updated 12/8/2008 7:23:06 PM ET 2008-12-09T00:23:06

A government Learjet plunged into a lake in central Mexico, killing two pilots in the second deadly crash in a month involving a federally owned plane, officials said Monday.

The Learjet 23 lost contact with the control tower shortly before crashing into Atlangatepec lake Sunday night, said Tlaxcala state government spokesman Domingo Fernandez. Rescuers recovered the body of the pilot and were trying to extract the copilot's body from the wreckage Monday, state officials said.

Federal investigators were trying to determine the cause.

Sunday night's crash came just over a month after Mexican Interior Secretary Juan Camilo Mourino and 14 other people were killed when a Learjet 45 plowed into a Mexico City neighborhood.

Fernandez said the Learjet 23 was owned by a federal agency that manages government property but was being used by the Tlaxcala government when it crashed.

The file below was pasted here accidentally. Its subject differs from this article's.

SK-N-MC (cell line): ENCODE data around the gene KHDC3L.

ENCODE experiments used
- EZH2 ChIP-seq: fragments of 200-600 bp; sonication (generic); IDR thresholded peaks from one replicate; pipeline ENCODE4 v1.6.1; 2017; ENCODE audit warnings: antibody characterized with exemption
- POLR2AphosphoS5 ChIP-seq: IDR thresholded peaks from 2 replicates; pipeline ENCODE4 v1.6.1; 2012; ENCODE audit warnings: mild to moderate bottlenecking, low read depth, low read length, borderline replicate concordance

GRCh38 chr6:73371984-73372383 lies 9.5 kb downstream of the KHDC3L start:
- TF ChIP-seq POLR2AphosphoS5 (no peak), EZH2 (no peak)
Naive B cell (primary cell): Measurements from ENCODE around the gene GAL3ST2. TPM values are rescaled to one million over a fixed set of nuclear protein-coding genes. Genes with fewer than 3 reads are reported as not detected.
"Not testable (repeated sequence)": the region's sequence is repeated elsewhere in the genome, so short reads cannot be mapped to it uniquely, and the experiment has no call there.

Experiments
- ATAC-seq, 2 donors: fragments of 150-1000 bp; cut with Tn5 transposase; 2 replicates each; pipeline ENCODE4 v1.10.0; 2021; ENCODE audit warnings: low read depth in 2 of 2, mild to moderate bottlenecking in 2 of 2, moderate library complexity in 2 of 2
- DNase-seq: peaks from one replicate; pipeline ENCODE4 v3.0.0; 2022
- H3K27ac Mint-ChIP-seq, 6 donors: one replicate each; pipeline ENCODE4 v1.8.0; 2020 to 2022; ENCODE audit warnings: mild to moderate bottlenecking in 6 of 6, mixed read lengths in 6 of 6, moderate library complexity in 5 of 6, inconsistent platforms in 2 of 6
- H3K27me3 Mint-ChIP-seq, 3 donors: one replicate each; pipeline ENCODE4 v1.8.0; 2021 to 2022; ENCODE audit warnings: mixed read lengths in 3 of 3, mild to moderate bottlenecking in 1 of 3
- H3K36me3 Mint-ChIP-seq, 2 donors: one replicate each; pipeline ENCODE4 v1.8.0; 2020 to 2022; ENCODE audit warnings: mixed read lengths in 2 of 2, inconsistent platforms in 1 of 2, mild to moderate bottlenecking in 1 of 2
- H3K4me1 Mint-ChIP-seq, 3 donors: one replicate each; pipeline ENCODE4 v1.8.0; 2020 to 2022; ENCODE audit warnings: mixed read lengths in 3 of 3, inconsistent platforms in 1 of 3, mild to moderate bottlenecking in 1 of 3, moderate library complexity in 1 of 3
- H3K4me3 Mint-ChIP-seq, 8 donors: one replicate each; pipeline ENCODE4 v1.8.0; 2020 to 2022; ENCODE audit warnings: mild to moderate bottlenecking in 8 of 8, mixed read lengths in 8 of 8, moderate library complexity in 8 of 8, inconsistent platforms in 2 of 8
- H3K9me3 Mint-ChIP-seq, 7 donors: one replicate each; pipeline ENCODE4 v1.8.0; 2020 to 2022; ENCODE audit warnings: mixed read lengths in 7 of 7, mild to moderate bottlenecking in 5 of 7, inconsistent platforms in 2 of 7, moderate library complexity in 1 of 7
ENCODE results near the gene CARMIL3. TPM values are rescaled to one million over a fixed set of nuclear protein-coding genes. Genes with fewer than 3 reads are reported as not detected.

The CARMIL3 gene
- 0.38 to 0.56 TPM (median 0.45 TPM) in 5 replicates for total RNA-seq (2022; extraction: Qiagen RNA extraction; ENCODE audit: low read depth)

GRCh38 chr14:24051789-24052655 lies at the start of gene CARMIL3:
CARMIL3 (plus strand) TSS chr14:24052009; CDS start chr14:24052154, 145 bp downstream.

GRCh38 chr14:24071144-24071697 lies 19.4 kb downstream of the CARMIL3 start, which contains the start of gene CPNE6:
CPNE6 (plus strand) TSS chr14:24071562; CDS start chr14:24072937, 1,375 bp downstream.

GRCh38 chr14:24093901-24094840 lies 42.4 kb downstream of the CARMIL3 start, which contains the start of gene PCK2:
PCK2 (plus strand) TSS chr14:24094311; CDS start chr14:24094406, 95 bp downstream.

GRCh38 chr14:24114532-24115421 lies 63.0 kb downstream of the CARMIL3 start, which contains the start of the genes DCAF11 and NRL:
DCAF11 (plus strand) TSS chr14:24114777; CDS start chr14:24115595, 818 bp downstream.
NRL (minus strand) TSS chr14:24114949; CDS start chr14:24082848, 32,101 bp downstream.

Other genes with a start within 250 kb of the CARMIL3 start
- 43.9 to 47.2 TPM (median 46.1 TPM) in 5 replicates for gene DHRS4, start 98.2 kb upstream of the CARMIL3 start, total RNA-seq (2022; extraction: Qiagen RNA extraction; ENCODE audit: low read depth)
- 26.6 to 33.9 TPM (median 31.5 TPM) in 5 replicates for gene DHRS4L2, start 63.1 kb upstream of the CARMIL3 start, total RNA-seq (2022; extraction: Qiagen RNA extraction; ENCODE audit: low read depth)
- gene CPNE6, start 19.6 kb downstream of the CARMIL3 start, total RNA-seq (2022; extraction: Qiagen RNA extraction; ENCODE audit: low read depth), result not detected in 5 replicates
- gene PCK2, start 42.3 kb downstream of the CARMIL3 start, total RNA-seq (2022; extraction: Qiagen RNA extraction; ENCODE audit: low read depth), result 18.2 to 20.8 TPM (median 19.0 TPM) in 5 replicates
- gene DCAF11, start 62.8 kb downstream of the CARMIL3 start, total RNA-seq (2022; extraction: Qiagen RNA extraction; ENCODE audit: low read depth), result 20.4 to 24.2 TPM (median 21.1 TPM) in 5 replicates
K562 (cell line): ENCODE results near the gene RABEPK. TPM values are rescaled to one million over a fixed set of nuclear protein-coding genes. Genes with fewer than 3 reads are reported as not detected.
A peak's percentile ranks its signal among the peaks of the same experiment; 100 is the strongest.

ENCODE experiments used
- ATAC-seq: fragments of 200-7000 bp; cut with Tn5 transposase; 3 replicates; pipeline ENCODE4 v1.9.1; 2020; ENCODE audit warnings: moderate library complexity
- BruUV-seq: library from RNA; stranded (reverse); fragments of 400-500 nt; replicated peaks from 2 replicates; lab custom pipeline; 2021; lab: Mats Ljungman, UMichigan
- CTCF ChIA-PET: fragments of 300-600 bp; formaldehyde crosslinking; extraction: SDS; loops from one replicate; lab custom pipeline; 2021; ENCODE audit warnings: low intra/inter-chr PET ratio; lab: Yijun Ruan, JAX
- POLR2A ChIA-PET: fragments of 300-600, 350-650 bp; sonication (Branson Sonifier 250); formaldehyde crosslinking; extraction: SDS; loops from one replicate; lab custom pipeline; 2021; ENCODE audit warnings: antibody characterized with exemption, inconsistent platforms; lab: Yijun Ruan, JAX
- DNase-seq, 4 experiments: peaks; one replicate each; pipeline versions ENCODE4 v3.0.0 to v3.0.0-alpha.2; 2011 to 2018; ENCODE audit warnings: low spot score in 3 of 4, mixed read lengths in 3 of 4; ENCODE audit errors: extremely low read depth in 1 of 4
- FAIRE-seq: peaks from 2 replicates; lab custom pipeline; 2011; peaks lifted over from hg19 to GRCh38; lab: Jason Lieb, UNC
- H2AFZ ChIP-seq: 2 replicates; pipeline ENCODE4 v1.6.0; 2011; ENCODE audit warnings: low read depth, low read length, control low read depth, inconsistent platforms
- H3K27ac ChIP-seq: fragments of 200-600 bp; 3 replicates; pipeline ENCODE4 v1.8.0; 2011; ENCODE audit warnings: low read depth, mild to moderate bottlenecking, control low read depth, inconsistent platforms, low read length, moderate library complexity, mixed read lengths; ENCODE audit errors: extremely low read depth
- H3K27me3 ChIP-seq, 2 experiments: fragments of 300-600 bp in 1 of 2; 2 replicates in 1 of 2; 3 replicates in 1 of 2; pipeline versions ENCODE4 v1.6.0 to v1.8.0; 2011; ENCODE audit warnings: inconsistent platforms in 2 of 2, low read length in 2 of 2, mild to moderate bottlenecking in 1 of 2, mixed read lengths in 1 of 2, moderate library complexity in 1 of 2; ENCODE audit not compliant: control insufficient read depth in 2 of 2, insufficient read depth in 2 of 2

Tlaxcala Gov. Hector Israel Ortiz sometimes traveled in the plane but the purpose of Sunday's flight was unclear, Fernandez said. The pilots had been making a short trip between two airports east of Mexico City.

The state government had been using the plane since 2006, according to the federal agency that owns it.

Mexican investigators blamed last month's Learjet crash on the turbulence from a larger plane flying ahead.

The investigation found that the pilots were slow to follow the control tower's instructions to reduce speed and appeared to be nearly one nautical mile too close behind a Boeing 767-300 on the same flight path to Mexico City's international airport.

Officials also said the pilots appeared to be unfamiliar with the Learjet 45, although one had 15 years flying experience and the other had 37 years. One of the pilots had renewed his license through "irregular" procedures, according to the Transportation Department.

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